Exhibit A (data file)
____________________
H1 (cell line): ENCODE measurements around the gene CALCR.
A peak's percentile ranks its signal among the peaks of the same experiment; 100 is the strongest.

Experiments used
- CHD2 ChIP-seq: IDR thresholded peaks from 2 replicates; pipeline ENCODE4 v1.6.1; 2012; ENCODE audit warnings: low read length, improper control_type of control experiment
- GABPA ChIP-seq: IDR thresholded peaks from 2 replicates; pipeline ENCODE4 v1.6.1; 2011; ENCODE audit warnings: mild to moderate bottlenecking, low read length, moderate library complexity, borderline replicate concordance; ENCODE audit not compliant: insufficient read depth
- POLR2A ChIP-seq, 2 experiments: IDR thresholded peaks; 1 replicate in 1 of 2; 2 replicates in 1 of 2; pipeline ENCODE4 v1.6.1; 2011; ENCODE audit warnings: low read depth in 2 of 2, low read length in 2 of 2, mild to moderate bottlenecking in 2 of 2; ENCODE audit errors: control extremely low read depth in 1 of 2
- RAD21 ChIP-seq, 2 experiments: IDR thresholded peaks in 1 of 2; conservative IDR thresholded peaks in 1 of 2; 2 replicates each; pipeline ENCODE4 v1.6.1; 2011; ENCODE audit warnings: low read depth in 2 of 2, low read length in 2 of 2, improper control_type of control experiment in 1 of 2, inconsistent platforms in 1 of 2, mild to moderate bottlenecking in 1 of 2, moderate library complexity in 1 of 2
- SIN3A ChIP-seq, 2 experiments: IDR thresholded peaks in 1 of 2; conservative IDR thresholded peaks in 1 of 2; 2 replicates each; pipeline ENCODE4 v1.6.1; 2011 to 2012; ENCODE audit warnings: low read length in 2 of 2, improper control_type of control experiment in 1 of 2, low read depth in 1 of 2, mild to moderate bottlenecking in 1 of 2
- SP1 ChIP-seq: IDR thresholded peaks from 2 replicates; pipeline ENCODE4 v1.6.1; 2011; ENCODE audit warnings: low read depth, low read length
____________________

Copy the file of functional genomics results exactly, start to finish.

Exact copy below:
H1 (cell line): ENCODE measurements around the gene CALCR.
A peak's percentile ranks its signal among the peaks of the same experiment; 100 is the strongest.

Experiments used
- CHD2 ChIP-seq: IDR thresholded peaks from 2 replicates; pipeline ENCODE4 v1.6.1; 2012; ENCODE audit warnings: low read length, improper control_type of control experiment
- GABPA ChIP-seq: IDR thresholded peaks from 2 replicates; pipeline ENCODE4 v1.6.1; 2011; ENCODE audit warnings: mild to moderate bottlenecking, low read length, moderate library complexity, borderline replicate concordance; ENCODE audit not compliant: insufficient read depth
- POLR2A ChIP-seq, 2 experiments: IDR thresholded peaks; 1 replicate in 1 of 2; 2 replicates in 1 of 2; pipeline ENCODE4 v1.6.1; 2011; ENCODE audit warnings: low read depth in 2 of 2, low read length in 2 of 2, mild to moderate bottlenecking in 2 of 2; ENCODE audit errors: control extremely low read depth in 1 of 2
- RAD21 ChIP-seq, 2 experiments: IDR thresholded peaks in 1 of 2; conservative IDR thresholded peaks in 1 of 2; 2 replicates each; pipeline ENCODE4 v1.6.1; 2011; ENCODE audit warnings: low read depth in 2 of 2, low read length in 2 of 2, improper control_type of control experiment in 1 of 2, inconsistent platforms in 1 of 2, mild to moderate bottlenecking in 1 of 2, moderate library complexity in 1 of 2
- SIN3A ChIP-seq, 2 experiments: IDR thresholded peaks in 1 of 2; conservative IDR thresholded peaks in 1 of 2; 2 replicates each; pipeline ENCODE4 v1.6.1; 2011 to 2012; ENCODE audit warnings: low read length in 2 of 2, improper control_type of control experiment in 1 of 2, low read depth in 1 of 2, mild to moderate bottlenecking in 1 of 2
- SP1 ChIP-seq: IDR thresholded peaks from 2 replicates; pipeline ENCODE4 v1.6.1; 2011; ENCODE audit warnings: low read depth, low read length